end
You can reach Mark at hayter.mark@gmail.com

Death Valley Days





Eastern side of the Evergreen State
 
            GRANDVIEW, WA – Being a careful learner of stuff, I have managed to make several observations that merit consideration for an episode on “Nova.” I’ve always wanted David Attenborough to read aloud something I wrote. Yes, Porky Pig might be more appropriate. Everybody wants to be a clown.
            My observations come right out of East Washington, which happens to be where I do most of my sitting. I’ve made no mystery of the fact that Kay and I are living in Washington, while our house in Conroe is being constructed. Considering the amount of rain Montgomery County has been getting, the estimated completion date is early 2019.
            Were the house being built across the street from here, rain would be no hindrance. Heavy smoke coming from forest fires in Canada would slow it down before rainfall would. Boy, Canada has taken a beating.
There are no forest fires in East Washington, because there are no forests. Weeds and grass we’ve got, and that stuff burns like, uh, dry weeds and grass. Which, oddly enough, brings us to the descriptive name of the state of Washington. It’s known as the Evergreen State, named by someone who has never been east of the mountains. Without an irrigation system, the entire eastern part of Washington would look like an episode from Death Valley Days. As is, only most of it looks that way.
Fortunately, there is an irrigation system provided in large part by a guy named Grand Coulee. I mean Calvin Coolidge, our 37th president. -- Wait a minute the spelling is all wrong. Give me a minute to check this out. Take a restroom break, unless you’re already there, in which case, try to remember why you’re there. – Ah, turns out Grand Coulee has nothing to do with Silent Cal. The name was actually derived from a French word meaning “dry streambed.” Or more appropriately, “Stream in need of a dam.”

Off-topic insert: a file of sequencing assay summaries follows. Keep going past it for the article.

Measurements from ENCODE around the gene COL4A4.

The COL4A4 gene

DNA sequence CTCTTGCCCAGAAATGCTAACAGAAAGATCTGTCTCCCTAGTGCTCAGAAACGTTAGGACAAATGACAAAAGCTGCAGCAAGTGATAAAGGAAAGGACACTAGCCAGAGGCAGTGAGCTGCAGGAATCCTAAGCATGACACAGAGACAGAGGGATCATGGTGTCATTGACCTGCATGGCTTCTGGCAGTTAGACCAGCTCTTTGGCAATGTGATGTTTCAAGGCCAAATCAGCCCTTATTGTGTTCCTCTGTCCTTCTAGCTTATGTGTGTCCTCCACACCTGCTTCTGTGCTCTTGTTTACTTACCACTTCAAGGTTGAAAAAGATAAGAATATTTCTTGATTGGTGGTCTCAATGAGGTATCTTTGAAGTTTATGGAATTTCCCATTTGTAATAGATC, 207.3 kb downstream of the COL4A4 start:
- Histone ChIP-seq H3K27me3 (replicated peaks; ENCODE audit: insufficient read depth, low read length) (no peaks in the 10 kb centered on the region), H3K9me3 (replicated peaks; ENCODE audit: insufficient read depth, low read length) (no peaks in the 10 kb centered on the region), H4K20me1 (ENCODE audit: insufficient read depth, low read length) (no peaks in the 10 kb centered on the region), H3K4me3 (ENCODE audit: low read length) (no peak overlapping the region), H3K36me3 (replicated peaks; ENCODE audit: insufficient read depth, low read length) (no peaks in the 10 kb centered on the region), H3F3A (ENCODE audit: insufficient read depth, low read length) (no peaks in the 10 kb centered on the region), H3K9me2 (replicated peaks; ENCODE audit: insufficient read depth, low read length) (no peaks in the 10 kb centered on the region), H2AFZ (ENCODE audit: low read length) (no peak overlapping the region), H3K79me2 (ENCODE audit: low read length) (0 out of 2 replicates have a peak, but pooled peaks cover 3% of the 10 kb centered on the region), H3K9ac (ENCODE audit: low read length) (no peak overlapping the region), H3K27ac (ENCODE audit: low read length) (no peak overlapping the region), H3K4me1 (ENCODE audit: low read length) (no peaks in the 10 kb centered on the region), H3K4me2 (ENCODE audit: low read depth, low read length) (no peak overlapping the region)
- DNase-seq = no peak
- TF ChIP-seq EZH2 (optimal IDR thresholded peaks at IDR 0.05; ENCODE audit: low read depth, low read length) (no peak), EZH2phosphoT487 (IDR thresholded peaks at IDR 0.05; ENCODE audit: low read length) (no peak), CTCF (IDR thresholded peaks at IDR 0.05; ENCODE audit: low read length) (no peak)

Three months ago, I would’ve lost in Final Jeopardy had Alex Trebek read -- “The Grand Coulee Dam is located in this state.” I had no idea that the dry streambed was actually the Columbia River. If you remove that dam, we’ve pretty much lost the irrigation system… and the nation has lost a bunch of its apples, cherries, peaches, sweet corn, raspberries… Hey, did you know that 90 percent of our nation’s red raspberries are grown in eastern Washington?
            But, let’s put aside the raspberries. I’m not crazy about ‘em, anyway. Let’s divert our attention to hops… or hop. Up until the time I entered this state, I had never seen a field of hop vines. I didn’t even know the plant was a vine.
            There are thousands of acres of hop vines in the Yakima Valley, where we now reside. Seventy-nine percent of this nation’s hop(s) is grown right here. Just down the road you can see acre upon acre of the weirdest array of vines in the entire Solar System, assuming we can rule out Europa, one of Jupiter’s moons.
The aforementioned vines cling to a maze of twine configured by migrant workers. These men and women meticulously set up a grid of cord that runs across a massive area of plowed ground. The last part of the maze of cord is strung by two guys standing on a platform in the back of a flatbed truck.  As the truck travels slowly beneath the network of tautly strung cords, each man simultaneously tosses the ends of two cords over the line. Then, with the flick of a wrist, ties the ends of both strings to the cord. Without pausing, they reach behind and grab the ends of two more strings and do the same thing, all within in three seconds.
I beg you to Google “hops farming” and see these guys in action. We’re talking about a few talented workers who are essential to the growth of hops. No idea what they get paid, but it would take several planting seasons to train others to do what they do.
After all of that, I’ve got to tell you that I’m not a big fan of the hop. I hear it really stinks when it’s ripe. Because of all the rain in Conroe, I’ll likely be around during harvest season, and get to sniff the stink. I’m pretty sure that the smell is what got people to thinking about using it to make beer.
At Bill’s Berry Farm there are no bad smells, except those coming from the dairy farm next-door. A bunch of well-fed, confined cows can out-stink a field of ripe hops. I'd put money on it. But, the cows in no way curbed my enjoyment of Bill's Berry Farm. An absolutely fantastic place, on the other side of all the cows. See? Everyone wave at Julie. "Hi, Julie!"
            Julie is Bill’s wife. You ask me, she does most of the work, at least on the retail end of the farm. I’ve seen Bill once. I think he was smoking brisket. Smoking something. I should’ve saved more space for Bill and Julie, but we’ll have to catch them another time. It will be a fun write. Unfortunately, it would be inappropriate for Attenborough to read the article aloud. Elmer Fudd? Maybe.
            Until next week, try to stay dry. That’s a done deal up here in the eastern part of “The Evergreen State.”

end